I was at Salford City Stadium in Barton-upon-Irwell on Easter Monday, my first trip to the new home of Salford rugby league club.
Salford's new stadium was always going to feel different to The Willows, the ground where they played from 1901 to 2011. In part, it's because it's new and hasn't got the history associated with The Willows. But it's also to do with design: it's similar to Warrington's new ground in having two seated stands facing each other with smaller standing terraces behind the goalposts.
I know Salford only rent the stadium (it's owned by a joint company formed by Salford City Council and Peel Holdings, owners of the Trafford Centre shopping complex just across the Manchester Ship Canal) and I wonder how much input they had in its design. Having watched baseball at Camden Yards in Baltimore, the prototypical retro ballpark, I know that even with a new stadium, brick and wood lend far more character than concrete and steel.
Salford, like other rugby league clubs, have effectively been blackmailed into leaving their historic grounds for modern stadiums by the threat of not having their Super League licence renewed. To Salford's credit, they've listened to their fans and included standing areas. Ticket prices are also still reasonable - £20 to sit or stand. The atmosphere on the home standing terrace is still pretty good although the noise is not captured like it was by the low-roofed Shed at The Willows. On the other hand, cantilevering means the view isn't blocked by roof supports. The terraces aren't quite as close to the pitch and from where I was standing in the South Stand the main stand seats looked a lot further away.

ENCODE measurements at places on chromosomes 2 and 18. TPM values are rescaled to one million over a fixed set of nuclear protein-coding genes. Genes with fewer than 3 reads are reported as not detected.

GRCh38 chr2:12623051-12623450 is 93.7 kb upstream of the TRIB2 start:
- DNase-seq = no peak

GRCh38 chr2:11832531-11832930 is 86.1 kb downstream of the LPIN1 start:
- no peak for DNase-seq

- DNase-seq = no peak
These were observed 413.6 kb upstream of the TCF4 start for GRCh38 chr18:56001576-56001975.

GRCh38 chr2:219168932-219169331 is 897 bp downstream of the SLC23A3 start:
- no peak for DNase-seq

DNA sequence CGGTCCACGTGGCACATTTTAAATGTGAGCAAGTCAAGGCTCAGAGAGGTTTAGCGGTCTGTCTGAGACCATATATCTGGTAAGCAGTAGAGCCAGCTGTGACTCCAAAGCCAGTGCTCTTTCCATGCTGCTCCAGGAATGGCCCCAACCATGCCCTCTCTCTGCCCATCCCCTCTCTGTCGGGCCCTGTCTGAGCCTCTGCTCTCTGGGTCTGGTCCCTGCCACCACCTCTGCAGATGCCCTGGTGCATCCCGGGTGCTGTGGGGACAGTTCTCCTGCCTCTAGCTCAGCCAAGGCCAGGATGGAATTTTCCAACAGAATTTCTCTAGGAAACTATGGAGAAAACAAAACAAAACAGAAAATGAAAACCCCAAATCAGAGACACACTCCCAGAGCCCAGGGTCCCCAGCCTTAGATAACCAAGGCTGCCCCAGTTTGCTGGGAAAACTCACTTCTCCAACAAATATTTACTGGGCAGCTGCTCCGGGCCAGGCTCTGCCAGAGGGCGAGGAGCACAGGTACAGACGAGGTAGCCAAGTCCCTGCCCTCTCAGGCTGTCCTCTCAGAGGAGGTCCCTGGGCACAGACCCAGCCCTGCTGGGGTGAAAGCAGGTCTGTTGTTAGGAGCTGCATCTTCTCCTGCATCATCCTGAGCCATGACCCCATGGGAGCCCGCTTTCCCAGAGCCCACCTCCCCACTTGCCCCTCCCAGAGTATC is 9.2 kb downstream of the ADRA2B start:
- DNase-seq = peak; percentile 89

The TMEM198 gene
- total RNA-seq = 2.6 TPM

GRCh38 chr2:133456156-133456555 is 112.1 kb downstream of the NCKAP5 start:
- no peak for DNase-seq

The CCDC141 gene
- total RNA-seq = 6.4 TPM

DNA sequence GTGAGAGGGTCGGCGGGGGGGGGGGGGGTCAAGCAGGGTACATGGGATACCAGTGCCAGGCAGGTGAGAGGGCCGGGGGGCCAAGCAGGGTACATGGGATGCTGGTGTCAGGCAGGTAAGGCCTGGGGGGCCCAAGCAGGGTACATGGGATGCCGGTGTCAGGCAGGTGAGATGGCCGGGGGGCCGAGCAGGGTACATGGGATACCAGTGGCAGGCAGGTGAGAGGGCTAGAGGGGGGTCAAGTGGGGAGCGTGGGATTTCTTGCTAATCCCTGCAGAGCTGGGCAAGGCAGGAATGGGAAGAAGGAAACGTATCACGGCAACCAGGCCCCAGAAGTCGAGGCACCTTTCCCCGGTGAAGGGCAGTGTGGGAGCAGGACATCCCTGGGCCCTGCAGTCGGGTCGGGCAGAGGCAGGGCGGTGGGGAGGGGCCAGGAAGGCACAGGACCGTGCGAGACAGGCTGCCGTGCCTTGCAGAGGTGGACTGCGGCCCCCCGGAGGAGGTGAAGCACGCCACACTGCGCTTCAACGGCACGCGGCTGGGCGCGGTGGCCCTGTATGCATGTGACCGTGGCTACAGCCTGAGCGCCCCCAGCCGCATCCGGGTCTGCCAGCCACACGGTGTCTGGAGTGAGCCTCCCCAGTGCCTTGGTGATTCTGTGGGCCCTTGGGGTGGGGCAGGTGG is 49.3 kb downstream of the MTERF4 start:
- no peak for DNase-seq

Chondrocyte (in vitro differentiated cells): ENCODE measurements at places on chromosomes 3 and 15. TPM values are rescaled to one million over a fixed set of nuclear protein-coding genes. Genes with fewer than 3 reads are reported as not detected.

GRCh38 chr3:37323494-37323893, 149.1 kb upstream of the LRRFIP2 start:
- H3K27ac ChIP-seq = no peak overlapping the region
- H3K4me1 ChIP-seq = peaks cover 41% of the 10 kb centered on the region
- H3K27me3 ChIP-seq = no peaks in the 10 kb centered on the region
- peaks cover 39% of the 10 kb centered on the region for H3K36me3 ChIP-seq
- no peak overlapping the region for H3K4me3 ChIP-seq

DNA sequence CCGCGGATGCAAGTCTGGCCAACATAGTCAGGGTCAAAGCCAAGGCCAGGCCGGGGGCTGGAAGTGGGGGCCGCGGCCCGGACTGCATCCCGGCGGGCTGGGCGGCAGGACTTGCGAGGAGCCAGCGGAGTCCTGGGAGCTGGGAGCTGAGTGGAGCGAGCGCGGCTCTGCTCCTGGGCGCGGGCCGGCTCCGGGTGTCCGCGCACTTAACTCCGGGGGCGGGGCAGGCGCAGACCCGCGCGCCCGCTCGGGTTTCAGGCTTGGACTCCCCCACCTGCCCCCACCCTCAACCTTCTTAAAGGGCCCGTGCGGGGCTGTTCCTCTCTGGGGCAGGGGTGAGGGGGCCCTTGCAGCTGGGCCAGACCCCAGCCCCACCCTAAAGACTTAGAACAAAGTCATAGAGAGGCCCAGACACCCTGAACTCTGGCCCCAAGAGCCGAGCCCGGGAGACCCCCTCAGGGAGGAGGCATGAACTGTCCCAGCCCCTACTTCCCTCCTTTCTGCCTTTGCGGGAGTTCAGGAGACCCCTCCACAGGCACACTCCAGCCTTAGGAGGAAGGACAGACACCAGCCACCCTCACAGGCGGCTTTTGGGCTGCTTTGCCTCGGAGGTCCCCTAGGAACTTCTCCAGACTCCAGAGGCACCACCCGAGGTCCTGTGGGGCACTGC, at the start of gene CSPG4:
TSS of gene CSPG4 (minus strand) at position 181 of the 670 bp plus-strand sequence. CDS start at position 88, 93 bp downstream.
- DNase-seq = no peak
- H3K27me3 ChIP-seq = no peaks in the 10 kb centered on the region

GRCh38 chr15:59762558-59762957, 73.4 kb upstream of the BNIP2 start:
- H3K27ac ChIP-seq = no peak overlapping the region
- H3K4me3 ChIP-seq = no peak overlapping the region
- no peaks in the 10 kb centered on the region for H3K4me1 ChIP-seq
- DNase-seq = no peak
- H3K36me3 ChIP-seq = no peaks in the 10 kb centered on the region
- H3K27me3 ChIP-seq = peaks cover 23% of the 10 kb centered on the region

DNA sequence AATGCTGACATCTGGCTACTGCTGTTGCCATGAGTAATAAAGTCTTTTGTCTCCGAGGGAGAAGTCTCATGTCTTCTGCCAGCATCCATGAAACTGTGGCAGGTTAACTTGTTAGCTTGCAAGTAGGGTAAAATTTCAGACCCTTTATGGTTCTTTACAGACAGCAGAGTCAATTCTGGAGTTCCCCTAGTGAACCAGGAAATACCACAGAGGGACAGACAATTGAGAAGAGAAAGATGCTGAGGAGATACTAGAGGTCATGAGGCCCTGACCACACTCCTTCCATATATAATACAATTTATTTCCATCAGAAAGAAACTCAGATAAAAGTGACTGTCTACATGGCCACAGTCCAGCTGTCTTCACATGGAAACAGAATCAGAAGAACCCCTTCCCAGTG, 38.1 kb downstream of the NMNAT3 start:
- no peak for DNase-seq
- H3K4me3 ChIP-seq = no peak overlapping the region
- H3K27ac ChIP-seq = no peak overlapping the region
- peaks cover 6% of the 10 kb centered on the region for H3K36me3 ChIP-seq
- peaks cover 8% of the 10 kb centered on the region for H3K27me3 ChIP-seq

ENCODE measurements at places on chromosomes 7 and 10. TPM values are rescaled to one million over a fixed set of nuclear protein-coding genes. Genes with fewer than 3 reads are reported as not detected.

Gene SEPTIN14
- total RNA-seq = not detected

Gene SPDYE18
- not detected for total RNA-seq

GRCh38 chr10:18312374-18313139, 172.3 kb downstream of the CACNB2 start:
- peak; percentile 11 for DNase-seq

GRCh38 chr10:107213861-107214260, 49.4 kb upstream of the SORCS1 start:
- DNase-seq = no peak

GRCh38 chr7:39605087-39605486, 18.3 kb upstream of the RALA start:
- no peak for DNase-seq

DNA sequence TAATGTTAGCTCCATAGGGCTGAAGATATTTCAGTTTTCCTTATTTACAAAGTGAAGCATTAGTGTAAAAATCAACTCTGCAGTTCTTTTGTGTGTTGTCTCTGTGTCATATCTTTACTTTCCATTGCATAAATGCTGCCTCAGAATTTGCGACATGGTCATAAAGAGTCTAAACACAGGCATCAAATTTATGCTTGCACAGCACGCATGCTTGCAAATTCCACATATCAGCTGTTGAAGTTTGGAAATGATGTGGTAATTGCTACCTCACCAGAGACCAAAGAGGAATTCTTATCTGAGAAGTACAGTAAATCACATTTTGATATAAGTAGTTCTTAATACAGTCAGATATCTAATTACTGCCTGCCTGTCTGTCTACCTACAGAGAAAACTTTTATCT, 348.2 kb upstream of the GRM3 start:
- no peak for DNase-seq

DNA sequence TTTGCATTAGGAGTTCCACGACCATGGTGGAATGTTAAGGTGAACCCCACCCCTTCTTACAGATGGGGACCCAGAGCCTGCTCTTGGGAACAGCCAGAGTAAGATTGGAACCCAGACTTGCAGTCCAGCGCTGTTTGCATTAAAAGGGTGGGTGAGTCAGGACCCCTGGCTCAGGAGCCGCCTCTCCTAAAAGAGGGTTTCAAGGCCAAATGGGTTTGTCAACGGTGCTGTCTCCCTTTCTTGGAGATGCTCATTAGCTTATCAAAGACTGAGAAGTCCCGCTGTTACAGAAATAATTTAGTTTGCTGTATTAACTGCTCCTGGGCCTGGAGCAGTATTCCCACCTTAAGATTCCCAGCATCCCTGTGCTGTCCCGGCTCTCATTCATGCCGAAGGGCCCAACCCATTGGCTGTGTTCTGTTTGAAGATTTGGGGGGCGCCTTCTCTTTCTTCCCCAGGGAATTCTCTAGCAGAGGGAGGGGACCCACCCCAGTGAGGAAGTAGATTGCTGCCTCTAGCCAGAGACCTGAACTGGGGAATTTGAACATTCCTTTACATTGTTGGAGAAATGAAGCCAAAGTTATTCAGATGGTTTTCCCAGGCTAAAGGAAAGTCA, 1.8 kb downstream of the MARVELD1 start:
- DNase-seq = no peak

On the pitch, Salford are playing open, exciting rugby at the moment and are surely hoping that the extra revenues generated by the new stadium will allow them to be genuine Super League contenders in the next few seasons.